Estimated time of arrival: Best case, wins Houston SS job next year. The guy could also disappear (anyone hear from Andujar Cedeno lately?) (MN)
CARLOS HERNANDEZ (AGE: 22, AAA Second Base, B: R, T: R)
Where the hell did this guy come from? Signed on my birthday in 1992, the Venezuelan Hernandez had not exactly burned up the lower minors (unless you count the base paths – 128 SB in 289 games) prior to his promotion from lower A ball in Quad Cities to AA Jackson last year. At Jackson, Hernandez enjoyed a respectable season hitting .292, stealing 17 bases and scoring 62 runs in 92 games. He is no power threat and must use his good wheels to take the extra base. His OBP was also respectable, but not quite where you would like a leadoff hitter’s to be at .355. His strength lies in his defense where he is known to be a very reliable performer, very quick with soft hands and a good arm.
Not sure where to project this guy with the Astros as long as Mr. Heart and Soul is still patrolling second base at Kirby and 610. Watch his progress at AAA new Orleans this year for a better picture of what the future holds for Hernandez. He could be a utility infielder on a major league roster someday which is more than I can say for my pathetic baseball career.
Estimated time of arrival: Your guess as good as mine, 1999? He could be Joey Cora; he could be Luis Rivera. (MN)
RUSS JOHNSON (Age 25, AAA 3B, SS, 2B, B: R, T: R)
OK, I know you all know about Russ, but damn it, this guy is the hardest luck prospect I can remember in the Astro system. I’ve seen this guy play ball for 6 years now, starting at LSU, and he is the very definition of a baseball PLAYER, a lesser talented version of Craig Biggio. He will do anything to win a game, his uniform is always dirty and fans, as well as teammates, love a guy like that. So, why isn’t he on the major league roster? He does not have the desired range of a shortstop, he does not hit for enough power for an everyday third baseman (neither does Spiers, but that is another story) and the Astros signed enough veteran infielders this offseason to guarantee his return to the minors. Did Johnson call Hunsicker’s mother a choice name? What does a guy have to do? His combined average stats for the last two years (minors only) are: .294 BA, .380 OBP, 79 R, 35 XBH and 8 SB. Wouldn’t you all like a guy with a .380 OBP hitting second or eighth in the Astro lineup?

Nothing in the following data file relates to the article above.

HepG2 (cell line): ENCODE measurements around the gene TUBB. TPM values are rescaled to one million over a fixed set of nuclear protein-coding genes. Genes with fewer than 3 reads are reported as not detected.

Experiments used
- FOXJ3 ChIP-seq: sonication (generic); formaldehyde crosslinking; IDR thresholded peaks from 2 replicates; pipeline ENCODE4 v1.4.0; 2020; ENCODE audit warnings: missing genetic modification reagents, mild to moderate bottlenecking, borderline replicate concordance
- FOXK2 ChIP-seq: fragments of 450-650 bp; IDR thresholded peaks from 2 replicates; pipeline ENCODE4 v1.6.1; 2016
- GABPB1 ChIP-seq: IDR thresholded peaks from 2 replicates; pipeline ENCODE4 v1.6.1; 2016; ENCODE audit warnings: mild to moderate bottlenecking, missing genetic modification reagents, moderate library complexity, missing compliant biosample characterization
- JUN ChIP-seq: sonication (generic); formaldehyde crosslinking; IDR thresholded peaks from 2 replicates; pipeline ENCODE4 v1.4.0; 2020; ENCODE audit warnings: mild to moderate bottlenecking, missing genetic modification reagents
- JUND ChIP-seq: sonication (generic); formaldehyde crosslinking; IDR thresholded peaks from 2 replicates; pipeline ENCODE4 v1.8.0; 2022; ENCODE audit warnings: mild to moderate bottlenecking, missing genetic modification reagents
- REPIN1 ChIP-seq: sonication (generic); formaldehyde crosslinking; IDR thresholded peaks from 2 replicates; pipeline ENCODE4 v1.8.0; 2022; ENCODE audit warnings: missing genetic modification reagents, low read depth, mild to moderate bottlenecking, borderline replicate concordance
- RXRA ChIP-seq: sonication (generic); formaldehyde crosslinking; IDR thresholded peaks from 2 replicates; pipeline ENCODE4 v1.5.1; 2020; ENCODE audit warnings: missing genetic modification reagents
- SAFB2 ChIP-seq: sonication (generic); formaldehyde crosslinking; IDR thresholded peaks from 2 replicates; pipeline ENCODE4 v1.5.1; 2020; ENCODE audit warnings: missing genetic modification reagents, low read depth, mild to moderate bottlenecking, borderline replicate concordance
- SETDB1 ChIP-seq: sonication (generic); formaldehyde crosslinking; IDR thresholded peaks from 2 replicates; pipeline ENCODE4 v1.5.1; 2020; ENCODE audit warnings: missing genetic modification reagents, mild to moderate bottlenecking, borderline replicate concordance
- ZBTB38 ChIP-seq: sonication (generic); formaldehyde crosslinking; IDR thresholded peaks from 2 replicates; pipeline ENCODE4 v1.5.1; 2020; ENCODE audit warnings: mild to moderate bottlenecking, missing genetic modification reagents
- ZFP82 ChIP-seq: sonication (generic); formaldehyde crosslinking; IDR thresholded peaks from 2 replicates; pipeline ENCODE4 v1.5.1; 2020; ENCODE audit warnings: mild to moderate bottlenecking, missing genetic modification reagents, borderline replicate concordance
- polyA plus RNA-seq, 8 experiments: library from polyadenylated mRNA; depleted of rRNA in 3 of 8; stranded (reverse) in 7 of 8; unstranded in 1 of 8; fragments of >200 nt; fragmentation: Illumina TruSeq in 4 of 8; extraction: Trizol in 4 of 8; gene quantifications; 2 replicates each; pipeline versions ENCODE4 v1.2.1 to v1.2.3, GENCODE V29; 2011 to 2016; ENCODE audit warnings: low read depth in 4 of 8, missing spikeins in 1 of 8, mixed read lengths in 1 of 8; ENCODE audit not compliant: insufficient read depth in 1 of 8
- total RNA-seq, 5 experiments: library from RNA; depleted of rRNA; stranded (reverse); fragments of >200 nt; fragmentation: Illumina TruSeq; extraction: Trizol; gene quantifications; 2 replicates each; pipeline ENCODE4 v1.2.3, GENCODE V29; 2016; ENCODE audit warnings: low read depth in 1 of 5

I know this report is a little biased, but I am a big fan of gritty ballplayers and Johnson qualifies. Look for him to have his usual season at AAA New Orleans and get a late season call up (barring injury to Berry or Spiers and Johnson comes up earlier). The key to his future in Houston is the health of some feeble hot corner men, but if he does not break through this year or in spring ’99…he will be on another major league roster.
Estimated time of arrival: September 1998, or earlier due to injury. Sticks with a major league club in 1999. (MN)
LANCE BERKMAN (Age: 22, AA OF, B: S, T: R)
The best hitting prospect the Astros have had since, well, ever. After posting an aluminum bat & college pitching assisted .431 AVG, 41 HR and an incredible 1.600 OPS in only 63 games, he somehow fell to the 16th pick in the 1997 draft, where the Astros scooped him up, figuring they could damn well find a position for the next Frank Thomas. And then, of course he has to adjust to the wood bat, to professional pitching and to one of the worst hitter’s parks in one of the toughest high Class A hitters leagues in the country. In spite of this, his HR/AB ratio fell all the way to 1 per 15 AB , he walked once per every 6 plate appearances and he put up a tidy .293 AVG and .955 OPS. Not too shabby. For comparison, Frank Thomas, in his first pro year in the same league, walked once per every 7 plate appearances, hit only 4 HR (1/47 AB) and put up a .277 AVG and .778 OPS. Will Clark, who had the best first pro year I could find, walked once for 4.5 AB, hit 10 HR (1/22 AB) and put up a .309 AVG and .917 OPS in a better hitter’s league.